Jeffrey Ptak of Morningstar took a look at his picks for the worst performers, singling out a few funds that were victims of bad timing, launched as certain sectors were hitting their peaks. Emerging markets, real estate and even natural resources were among them. As an example, he cited the SPDR S&P China (GXC) and the First Trust ISE ChIndia (FNI).
Ptak’s pick for the worst ETF, however, is the Claymore Clear Global Timber (CUT), which launched in November. He says that there’s a big difference between investing in timber forests and investing in forest companies, which is what CUT does. As a result, there are factors such as cost-efficiency, exchange-rate fluctuations and more that can put a drag on returns.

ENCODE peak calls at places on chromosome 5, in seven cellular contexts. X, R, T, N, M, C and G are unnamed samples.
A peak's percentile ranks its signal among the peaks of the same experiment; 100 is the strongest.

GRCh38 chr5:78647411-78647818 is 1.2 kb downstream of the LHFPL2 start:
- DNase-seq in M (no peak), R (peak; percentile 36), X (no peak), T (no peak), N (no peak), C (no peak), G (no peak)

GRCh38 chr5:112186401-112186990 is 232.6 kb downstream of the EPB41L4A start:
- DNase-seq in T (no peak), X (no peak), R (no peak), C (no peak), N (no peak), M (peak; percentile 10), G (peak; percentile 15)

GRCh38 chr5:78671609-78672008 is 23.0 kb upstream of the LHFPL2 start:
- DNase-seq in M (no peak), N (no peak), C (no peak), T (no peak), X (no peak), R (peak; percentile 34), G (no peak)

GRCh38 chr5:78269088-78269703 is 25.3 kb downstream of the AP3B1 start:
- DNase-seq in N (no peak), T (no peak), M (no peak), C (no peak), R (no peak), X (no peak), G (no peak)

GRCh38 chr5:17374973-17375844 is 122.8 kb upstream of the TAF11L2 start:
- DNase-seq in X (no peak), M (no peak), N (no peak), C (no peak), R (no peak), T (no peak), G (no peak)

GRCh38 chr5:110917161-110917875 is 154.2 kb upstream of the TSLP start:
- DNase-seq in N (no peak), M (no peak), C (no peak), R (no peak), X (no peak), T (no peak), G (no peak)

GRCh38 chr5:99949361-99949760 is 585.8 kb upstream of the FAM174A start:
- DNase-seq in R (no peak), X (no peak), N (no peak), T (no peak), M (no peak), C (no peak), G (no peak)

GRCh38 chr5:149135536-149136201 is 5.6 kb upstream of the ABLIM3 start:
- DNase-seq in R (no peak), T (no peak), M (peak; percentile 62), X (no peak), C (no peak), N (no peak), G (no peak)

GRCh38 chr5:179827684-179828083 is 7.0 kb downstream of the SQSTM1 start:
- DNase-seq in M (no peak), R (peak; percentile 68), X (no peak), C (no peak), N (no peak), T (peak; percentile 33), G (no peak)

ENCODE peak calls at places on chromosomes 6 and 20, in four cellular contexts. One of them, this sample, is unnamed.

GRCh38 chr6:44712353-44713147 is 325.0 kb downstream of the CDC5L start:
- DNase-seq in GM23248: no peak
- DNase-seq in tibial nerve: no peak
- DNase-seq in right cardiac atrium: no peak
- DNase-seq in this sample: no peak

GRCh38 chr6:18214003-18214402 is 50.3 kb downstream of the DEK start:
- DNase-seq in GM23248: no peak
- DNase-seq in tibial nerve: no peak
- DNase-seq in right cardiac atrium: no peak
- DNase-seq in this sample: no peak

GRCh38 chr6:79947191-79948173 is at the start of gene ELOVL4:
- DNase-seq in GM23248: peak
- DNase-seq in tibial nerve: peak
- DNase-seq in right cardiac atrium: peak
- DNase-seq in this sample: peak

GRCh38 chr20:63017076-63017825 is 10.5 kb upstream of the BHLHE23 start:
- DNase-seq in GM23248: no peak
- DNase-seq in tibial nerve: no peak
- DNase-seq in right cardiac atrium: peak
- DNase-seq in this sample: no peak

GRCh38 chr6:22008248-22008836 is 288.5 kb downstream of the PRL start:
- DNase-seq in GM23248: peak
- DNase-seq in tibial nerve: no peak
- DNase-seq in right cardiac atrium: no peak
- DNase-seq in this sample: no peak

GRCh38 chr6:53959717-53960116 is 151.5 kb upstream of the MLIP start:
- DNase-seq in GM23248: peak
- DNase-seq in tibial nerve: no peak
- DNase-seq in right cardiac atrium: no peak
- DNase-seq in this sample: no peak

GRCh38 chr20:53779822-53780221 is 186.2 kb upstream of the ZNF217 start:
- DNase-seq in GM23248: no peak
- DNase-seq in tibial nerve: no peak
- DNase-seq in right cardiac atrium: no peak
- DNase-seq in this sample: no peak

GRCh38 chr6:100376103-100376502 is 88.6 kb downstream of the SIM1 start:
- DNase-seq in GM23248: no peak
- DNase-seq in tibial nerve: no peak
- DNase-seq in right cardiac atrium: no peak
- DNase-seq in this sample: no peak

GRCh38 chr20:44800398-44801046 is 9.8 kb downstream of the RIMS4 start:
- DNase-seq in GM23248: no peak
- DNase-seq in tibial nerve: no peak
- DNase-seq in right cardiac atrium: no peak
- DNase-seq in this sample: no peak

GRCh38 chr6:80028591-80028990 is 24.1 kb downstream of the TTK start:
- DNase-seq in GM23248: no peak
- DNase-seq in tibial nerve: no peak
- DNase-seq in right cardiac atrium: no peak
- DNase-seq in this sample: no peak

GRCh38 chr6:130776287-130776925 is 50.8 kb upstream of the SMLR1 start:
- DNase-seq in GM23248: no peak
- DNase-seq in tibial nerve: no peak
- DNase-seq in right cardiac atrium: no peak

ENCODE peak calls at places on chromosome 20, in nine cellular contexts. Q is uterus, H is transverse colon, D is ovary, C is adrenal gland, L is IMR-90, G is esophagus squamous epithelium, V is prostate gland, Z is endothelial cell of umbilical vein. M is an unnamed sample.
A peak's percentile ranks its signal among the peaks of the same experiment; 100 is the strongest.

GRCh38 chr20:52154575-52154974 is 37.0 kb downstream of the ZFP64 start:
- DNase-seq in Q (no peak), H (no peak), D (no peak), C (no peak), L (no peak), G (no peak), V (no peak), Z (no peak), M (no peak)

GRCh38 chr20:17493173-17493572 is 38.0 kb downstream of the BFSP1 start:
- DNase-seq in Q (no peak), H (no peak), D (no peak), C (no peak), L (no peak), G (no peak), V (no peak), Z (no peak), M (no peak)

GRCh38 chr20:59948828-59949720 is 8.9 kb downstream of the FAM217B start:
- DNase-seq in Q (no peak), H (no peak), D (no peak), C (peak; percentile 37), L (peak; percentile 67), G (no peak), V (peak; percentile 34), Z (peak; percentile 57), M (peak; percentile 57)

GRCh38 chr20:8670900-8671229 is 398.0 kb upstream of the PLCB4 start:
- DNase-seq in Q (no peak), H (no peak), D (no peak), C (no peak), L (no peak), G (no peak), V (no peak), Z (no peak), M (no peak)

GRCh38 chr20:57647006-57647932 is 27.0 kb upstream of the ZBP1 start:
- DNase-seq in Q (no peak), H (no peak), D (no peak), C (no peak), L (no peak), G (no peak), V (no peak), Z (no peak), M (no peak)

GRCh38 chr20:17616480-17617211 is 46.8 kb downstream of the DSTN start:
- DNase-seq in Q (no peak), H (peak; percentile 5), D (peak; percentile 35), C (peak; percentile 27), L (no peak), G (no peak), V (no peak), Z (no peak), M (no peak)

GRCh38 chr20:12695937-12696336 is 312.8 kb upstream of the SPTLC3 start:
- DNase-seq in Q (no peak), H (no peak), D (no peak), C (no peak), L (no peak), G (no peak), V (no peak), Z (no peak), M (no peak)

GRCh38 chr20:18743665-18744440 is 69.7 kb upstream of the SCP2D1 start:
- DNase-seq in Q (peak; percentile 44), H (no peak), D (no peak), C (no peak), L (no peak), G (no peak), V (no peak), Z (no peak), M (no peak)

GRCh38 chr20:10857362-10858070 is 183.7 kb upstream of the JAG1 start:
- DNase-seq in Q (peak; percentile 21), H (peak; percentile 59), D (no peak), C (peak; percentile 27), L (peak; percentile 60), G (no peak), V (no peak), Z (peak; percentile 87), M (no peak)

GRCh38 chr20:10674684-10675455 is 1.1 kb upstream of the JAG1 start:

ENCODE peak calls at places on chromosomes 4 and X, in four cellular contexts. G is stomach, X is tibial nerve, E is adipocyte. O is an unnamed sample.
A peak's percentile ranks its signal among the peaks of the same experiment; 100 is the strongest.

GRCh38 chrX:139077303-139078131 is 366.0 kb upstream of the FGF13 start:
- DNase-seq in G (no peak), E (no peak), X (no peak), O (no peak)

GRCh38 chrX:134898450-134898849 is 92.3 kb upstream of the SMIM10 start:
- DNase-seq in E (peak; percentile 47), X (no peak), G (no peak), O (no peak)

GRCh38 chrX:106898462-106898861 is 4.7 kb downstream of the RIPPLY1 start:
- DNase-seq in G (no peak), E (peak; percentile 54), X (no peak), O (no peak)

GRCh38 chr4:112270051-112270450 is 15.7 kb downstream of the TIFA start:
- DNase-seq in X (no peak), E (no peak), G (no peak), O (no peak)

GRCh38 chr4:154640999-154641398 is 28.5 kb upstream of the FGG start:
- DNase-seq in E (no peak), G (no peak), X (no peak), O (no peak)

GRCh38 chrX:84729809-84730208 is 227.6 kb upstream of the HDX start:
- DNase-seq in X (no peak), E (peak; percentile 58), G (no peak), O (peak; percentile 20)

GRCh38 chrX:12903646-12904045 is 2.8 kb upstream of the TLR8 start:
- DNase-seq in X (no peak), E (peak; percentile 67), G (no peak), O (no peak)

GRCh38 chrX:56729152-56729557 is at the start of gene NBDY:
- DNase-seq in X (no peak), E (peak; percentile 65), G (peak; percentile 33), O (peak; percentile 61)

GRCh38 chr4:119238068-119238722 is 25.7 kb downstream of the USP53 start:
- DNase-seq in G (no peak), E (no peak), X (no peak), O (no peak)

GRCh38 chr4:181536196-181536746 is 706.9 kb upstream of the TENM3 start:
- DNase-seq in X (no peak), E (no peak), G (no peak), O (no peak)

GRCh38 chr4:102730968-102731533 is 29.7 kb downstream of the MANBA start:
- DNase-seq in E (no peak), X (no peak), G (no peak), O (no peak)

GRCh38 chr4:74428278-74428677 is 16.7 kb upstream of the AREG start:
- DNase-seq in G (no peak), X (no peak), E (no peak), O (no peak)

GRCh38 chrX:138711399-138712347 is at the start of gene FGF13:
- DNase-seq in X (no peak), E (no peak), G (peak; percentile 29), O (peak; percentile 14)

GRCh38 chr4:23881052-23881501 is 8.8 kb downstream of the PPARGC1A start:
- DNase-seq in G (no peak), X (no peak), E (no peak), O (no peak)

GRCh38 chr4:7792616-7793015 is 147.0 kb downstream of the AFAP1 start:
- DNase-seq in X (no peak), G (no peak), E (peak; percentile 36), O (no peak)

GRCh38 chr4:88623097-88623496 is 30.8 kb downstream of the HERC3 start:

Christian Magoon, head of the ETF group at Claymore, wonders if Morningstar "gets it."
"USO doesn’t invest in barrels of oil. Deustche Bank doesn’t own corn, wheat and livestock. [CUT] was the best investable option for retail investors who don’t have tens of millions, or hundreds of millions, to invest in actual land," Magoon said.
"To get an award based on misrepresentation, I think, is a big stretch in my opinion."